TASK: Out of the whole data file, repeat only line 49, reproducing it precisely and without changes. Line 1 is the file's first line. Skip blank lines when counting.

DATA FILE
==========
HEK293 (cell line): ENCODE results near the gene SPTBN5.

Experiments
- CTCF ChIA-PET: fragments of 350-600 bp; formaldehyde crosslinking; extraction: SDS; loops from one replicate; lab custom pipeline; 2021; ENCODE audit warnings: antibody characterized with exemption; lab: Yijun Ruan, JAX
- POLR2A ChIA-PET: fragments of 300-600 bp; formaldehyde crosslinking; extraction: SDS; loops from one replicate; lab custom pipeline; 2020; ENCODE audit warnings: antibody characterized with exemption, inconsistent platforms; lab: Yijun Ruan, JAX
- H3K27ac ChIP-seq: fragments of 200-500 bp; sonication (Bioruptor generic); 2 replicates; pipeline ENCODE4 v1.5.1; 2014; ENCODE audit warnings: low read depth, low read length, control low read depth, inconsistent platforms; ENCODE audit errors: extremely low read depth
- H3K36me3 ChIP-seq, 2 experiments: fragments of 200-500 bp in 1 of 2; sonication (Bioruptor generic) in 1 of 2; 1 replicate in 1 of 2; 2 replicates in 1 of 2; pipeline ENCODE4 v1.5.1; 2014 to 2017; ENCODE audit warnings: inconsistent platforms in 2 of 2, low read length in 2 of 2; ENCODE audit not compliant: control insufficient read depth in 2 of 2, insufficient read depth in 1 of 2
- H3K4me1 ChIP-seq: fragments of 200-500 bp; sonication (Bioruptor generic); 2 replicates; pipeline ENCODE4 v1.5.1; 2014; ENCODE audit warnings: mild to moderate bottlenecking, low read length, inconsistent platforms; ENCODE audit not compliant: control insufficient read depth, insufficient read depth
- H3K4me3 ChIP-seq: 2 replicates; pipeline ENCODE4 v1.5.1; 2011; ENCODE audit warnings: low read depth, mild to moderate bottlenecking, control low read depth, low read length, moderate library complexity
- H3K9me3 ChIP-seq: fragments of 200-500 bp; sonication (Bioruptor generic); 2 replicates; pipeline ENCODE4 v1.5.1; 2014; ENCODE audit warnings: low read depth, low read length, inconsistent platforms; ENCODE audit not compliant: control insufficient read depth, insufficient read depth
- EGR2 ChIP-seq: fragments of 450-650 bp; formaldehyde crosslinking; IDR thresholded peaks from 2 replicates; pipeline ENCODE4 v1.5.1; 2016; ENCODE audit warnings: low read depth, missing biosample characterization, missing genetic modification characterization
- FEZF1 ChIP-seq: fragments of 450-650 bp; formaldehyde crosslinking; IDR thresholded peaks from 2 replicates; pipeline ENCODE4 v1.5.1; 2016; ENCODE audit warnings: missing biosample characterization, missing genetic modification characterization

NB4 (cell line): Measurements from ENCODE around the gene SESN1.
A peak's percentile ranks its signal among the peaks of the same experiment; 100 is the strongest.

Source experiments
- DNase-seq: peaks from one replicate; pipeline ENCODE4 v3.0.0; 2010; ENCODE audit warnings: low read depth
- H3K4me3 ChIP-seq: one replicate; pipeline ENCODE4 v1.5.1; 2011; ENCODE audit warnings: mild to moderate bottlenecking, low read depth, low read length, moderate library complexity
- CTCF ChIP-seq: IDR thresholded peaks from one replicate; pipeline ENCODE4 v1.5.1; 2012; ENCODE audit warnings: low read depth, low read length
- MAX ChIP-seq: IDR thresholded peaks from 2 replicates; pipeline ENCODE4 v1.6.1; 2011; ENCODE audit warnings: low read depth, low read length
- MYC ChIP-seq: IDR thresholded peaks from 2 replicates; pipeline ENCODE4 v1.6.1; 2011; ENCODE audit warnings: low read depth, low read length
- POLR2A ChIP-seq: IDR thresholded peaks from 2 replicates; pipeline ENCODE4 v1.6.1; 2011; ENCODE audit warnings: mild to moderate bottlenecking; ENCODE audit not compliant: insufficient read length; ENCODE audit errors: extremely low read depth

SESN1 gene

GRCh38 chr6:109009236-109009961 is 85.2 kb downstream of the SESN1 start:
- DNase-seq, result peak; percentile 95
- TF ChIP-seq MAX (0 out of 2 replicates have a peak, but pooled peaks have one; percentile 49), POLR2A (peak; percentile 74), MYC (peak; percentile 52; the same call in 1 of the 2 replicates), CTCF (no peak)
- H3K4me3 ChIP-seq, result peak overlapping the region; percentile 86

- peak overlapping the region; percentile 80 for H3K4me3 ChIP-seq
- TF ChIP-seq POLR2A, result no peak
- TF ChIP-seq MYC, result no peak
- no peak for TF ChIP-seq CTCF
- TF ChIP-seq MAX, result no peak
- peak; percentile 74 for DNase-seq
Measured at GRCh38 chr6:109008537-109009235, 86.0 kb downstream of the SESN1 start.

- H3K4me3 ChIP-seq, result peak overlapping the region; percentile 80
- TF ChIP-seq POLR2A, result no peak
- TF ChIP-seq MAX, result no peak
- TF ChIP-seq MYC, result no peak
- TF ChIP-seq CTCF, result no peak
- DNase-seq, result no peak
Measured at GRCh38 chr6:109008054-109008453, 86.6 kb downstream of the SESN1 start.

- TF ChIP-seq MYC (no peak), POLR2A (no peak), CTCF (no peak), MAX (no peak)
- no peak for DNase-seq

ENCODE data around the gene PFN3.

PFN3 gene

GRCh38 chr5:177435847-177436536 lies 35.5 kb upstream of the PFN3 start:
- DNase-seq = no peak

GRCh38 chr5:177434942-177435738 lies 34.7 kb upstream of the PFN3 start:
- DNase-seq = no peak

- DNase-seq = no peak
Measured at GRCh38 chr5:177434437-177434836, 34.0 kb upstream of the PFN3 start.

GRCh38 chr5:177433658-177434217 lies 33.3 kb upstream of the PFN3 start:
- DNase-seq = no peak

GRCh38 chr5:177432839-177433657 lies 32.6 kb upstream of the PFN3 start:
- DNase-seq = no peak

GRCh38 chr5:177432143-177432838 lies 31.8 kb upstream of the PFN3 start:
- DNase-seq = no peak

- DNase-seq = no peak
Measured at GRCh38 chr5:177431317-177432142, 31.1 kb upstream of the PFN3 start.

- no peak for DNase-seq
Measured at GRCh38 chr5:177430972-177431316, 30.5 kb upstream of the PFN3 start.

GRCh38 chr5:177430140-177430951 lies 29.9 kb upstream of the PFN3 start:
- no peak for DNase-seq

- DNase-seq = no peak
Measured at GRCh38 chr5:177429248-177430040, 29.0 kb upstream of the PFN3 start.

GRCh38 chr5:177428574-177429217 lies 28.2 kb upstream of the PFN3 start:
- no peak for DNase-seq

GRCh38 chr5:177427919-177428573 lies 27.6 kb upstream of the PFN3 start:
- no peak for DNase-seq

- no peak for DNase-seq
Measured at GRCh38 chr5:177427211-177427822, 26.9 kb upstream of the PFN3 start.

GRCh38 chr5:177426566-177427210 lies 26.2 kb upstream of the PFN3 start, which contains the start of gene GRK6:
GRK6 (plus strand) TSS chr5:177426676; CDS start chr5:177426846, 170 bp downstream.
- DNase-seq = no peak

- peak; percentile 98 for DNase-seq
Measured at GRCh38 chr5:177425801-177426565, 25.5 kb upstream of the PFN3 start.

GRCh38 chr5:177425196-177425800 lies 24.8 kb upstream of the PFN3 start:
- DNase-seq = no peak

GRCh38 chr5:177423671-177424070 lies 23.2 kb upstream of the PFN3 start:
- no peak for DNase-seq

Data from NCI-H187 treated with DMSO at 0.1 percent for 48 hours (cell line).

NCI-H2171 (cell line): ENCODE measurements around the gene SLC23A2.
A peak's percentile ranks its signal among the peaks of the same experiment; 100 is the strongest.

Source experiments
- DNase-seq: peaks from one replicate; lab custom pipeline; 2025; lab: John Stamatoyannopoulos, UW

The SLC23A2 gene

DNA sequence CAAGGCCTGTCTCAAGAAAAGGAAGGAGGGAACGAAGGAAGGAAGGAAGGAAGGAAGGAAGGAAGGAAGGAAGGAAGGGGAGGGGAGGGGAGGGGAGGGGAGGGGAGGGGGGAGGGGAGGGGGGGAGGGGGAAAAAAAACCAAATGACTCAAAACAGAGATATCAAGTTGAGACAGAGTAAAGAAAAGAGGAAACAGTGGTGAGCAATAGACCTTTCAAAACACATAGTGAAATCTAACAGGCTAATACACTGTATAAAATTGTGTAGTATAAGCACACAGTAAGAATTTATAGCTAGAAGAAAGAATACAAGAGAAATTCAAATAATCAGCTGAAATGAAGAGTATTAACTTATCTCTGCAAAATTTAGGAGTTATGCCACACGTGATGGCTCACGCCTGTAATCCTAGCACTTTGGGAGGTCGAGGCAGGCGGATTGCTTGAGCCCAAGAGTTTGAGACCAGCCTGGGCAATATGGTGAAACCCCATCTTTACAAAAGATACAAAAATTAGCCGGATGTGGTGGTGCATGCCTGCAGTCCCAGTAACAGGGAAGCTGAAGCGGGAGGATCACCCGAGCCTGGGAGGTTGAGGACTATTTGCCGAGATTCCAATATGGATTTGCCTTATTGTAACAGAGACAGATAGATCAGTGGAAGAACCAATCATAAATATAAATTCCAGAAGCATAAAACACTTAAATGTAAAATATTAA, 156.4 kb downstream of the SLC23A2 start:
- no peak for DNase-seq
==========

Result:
Measured at GRCh38 chr5:177434437-177434836, 34.0 kb upstream of the PFN3 start.